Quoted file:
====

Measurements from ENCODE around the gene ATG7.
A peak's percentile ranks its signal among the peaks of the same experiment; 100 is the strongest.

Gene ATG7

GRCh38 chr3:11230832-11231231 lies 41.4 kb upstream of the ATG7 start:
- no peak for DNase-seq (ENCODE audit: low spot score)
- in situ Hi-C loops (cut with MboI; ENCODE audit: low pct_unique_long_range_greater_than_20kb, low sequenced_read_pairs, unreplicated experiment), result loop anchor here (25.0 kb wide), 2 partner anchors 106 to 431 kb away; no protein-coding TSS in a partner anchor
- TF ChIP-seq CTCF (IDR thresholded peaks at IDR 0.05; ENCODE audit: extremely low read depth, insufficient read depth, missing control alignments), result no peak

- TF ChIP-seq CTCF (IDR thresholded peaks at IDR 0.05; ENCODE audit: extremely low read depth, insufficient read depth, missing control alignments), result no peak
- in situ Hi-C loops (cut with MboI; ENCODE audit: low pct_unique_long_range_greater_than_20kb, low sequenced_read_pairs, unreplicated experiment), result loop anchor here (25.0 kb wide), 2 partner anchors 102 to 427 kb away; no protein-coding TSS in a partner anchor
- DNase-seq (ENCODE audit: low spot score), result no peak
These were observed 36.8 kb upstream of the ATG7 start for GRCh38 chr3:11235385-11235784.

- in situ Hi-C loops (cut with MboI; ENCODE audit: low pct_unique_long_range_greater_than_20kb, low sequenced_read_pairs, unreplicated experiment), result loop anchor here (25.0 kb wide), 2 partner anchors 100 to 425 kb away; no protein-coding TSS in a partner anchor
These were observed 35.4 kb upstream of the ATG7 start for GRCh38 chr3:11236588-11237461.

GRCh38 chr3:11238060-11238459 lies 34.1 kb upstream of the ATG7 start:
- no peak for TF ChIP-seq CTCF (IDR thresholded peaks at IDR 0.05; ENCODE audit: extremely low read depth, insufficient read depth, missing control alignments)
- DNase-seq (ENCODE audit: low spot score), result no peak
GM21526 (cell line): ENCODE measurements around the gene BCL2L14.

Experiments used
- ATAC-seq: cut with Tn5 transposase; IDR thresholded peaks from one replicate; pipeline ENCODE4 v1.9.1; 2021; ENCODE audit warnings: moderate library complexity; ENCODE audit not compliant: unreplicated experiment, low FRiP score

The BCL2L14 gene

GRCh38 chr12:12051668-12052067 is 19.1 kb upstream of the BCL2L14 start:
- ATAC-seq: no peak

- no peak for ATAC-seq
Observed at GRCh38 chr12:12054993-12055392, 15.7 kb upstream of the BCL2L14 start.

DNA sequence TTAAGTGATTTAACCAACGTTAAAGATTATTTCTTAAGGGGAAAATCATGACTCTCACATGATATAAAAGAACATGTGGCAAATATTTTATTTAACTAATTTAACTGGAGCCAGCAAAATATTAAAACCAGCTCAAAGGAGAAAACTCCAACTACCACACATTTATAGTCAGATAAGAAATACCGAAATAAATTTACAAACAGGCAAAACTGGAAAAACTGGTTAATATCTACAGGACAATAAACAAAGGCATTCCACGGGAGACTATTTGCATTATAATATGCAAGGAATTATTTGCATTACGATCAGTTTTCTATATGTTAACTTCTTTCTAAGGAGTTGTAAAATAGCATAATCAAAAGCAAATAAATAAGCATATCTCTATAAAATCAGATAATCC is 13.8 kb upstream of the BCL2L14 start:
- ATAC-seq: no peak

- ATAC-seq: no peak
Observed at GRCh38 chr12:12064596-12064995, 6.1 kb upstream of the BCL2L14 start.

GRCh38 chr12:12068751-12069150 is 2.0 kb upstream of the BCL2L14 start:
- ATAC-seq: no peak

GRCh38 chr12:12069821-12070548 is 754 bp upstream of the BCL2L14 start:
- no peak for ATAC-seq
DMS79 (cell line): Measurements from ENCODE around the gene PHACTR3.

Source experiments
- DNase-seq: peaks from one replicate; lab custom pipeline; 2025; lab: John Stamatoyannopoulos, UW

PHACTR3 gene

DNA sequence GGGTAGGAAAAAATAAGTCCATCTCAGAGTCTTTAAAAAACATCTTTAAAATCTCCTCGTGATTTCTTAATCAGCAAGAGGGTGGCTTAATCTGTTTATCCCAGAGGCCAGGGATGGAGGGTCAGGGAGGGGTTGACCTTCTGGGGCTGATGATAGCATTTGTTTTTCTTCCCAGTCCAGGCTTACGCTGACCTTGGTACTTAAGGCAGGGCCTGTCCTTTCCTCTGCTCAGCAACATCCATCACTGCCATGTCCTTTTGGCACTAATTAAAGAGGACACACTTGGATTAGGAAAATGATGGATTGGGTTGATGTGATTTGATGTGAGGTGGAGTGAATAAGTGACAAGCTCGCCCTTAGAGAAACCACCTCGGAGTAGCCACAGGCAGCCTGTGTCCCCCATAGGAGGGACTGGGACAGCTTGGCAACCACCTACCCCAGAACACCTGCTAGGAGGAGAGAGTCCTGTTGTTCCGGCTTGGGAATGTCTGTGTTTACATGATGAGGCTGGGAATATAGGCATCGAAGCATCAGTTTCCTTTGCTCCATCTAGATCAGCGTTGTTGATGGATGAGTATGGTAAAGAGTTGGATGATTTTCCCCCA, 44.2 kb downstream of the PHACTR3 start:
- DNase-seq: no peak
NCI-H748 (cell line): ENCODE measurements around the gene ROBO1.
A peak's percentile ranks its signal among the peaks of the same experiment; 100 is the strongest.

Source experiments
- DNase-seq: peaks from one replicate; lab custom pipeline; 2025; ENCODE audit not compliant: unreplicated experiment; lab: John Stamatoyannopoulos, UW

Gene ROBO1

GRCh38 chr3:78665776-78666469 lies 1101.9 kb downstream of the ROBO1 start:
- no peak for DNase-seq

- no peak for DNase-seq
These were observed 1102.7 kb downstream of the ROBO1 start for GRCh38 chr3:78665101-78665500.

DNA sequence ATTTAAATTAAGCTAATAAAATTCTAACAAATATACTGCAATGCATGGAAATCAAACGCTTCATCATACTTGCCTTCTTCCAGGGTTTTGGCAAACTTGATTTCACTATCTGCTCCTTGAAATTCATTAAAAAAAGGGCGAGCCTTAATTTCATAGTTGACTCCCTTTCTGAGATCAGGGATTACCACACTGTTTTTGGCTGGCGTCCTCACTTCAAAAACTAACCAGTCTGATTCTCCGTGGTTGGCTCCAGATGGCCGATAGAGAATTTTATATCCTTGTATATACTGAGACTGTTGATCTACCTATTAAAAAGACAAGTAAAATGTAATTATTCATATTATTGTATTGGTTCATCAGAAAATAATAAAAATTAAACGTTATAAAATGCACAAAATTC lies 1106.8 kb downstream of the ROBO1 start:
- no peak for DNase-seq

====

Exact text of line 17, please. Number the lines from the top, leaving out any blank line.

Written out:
GM21526 (cell line): ENCODE measurements around the gene BCL2L14.